Garrison (2018) believes that most of the suggested revisions identified by Kozan and Caskurlu do not recognize the core premise embedded in each presence with regard to both the individual and shared experiences of a collaborative learning experience. Separating responsibilities of teacher and learner (participants are both teacher and learner in a truly collaborative learning experience) violates the integrity of the framework (Garrison, 2018).

Anderson (2017) paper explores the evolution of the Community of Inquiry model and the current state of CoI in teaching and learning in digital age. According to Anderson (2017) the biggest concern with the existing CoI model is that while it helps construct and define an effective teaching model, it does not take in consideration the fact that the effectiveness of teaching is equally dependent on the learners. As a result the author agrees with Shea and Bidjerano (2010) that a new presence needs to be added to the framework: the learner presence.

Kovanović et al. (2017) paper evaluates the Community of Inquiry (CoI) survey instrument developed by Arbaugh et al. (2008) within the setting of Massive Open Online Courses (MOOCs). The findings confirmed the reliability and validity of the CoI survey instrument for the assessment of the key dimensions of the CoI model: teaching presence, social presence, and cognitive presence. Although, the researchers suggested a six-factor model with additional three factors as a better fit to the data: 1) course organization and design (a sub-component of teaching presence), 2) group affectivity (a sub-component of social presence), and 3) resolution phase of inquiry learning (a sub-component of cognitive presence).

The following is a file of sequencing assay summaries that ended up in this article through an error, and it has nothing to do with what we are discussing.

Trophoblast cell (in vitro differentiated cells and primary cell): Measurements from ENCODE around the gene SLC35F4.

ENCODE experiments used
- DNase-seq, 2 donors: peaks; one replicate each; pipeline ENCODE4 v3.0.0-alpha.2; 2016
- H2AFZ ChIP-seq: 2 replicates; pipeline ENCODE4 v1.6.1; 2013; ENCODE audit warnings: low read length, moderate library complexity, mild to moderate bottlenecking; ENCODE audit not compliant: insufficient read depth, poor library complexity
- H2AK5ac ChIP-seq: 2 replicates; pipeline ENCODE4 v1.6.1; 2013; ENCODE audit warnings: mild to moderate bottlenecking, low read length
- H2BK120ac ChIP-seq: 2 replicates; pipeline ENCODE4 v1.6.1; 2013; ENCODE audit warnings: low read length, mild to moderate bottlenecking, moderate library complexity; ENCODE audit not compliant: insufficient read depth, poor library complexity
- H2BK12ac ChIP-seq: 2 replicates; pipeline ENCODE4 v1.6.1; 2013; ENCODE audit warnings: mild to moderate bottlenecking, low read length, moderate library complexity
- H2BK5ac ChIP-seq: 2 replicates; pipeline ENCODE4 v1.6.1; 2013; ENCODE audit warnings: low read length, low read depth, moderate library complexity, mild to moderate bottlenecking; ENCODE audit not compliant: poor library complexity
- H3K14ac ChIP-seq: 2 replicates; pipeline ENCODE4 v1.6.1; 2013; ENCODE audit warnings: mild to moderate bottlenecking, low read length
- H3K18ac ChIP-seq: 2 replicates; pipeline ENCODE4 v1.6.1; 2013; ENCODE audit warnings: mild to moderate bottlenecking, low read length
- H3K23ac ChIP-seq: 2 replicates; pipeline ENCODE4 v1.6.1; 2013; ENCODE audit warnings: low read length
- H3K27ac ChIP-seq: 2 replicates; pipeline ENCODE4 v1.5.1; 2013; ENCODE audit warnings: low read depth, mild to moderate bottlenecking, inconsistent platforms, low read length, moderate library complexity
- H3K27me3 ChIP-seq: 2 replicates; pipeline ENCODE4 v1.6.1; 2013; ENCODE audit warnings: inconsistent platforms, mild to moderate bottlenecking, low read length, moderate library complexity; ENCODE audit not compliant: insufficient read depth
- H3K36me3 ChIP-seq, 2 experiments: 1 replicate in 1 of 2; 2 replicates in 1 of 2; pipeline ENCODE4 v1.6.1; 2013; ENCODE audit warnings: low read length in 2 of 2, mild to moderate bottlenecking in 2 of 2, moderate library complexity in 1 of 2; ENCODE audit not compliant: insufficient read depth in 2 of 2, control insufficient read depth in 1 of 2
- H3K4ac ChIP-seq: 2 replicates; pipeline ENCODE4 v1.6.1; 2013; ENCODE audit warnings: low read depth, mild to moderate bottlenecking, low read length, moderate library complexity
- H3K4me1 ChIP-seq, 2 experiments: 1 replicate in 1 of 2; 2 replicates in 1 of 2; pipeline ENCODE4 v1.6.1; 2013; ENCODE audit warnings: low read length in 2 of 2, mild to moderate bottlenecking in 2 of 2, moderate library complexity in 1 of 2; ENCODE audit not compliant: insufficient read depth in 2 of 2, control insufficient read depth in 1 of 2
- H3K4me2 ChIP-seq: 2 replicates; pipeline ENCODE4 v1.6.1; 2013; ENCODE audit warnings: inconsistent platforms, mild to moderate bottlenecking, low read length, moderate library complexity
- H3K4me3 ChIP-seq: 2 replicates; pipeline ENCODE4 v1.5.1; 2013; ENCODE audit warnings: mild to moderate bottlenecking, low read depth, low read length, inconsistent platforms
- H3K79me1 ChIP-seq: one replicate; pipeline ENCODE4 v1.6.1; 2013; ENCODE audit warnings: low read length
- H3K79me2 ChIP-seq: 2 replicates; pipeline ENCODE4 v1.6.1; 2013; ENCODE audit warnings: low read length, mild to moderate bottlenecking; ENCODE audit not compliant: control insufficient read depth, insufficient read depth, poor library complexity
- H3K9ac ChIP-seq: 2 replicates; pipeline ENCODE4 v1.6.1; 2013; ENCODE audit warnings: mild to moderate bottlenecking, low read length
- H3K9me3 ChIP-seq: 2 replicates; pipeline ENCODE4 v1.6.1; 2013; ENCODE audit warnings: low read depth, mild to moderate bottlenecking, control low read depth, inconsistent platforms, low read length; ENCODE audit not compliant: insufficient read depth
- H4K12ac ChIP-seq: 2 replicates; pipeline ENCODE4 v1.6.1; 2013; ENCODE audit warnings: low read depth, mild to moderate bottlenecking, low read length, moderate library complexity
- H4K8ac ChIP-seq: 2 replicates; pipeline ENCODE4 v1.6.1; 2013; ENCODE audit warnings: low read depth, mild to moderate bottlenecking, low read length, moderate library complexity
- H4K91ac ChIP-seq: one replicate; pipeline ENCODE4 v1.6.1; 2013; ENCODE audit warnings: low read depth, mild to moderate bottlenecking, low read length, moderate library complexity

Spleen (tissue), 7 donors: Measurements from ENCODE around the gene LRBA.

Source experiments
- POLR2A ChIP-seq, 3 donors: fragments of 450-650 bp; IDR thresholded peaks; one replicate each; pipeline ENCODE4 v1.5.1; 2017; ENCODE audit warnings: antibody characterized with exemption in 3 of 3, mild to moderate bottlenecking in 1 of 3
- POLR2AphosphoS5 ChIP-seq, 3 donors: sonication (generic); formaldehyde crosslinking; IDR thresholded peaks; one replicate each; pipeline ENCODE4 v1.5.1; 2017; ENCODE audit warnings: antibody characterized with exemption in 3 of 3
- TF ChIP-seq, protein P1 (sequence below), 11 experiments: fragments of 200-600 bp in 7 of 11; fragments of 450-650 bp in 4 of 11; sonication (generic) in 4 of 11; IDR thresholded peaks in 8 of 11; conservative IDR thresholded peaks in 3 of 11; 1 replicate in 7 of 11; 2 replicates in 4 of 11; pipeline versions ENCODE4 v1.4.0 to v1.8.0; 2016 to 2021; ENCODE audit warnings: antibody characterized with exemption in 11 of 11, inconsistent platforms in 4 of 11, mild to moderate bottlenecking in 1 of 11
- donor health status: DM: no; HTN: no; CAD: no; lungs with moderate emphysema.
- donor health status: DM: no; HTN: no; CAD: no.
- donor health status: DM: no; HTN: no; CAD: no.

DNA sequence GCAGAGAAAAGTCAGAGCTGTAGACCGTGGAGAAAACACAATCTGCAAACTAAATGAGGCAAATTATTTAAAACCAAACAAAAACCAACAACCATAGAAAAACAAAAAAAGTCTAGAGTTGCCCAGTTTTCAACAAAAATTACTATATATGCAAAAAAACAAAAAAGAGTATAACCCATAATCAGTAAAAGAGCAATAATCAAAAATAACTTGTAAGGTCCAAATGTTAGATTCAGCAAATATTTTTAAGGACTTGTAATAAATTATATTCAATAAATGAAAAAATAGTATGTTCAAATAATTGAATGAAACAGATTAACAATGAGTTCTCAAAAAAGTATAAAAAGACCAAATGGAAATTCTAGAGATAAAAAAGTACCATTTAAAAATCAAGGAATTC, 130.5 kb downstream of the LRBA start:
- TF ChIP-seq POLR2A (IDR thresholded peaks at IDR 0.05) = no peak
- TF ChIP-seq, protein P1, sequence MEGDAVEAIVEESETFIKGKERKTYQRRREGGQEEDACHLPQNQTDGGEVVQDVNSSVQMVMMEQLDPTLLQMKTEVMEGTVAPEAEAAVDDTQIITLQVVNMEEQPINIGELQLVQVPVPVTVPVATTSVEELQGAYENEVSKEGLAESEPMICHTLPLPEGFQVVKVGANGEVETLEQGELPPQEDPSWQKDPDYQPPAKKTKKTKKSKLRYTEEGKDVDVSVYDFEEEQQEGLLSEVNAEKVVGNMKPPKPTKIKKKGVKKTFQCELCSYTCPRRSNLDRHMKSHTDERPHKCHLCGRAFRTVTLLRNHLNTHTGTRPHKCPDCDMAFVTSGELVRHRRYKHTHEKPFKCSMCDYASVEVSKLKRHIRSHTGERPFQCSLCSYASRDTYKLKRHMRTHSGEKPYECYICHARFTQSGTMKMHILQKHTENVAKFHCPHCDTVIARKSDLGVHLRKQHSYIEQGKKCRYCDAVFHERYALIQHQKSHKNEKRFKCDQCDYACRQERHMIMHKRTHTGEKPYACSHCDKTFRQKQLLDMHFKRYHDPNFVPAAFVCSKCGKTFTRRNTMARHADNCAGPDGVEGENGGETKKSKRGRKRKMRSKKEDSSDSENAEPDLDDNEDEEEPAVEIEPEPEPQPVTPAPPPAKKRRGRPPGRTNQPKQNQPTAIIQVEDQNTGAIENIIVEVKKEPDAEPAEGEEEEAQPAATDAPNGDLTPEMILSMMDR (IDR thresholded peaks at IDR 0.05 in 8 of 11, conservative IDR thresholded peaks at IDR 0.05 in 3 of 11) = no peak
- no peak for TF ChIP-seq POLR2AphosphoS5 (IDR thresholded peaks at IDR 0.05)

Peacock et al. (2016) article concentrates in the overlap of three Presences, their definitions and roles, and their ensuing impact on the educational experience. It proposes enrichment to the Framework, by entitling the overlapping spaces uniting pairs of Presences as “Influences.” These three spaces, linking pairings of Social, Teaching, and Cognitive Presences, can be labelled as “trusting,” “meaning-making,” and “deepening understanding” (Peacock & Cowan, 2016).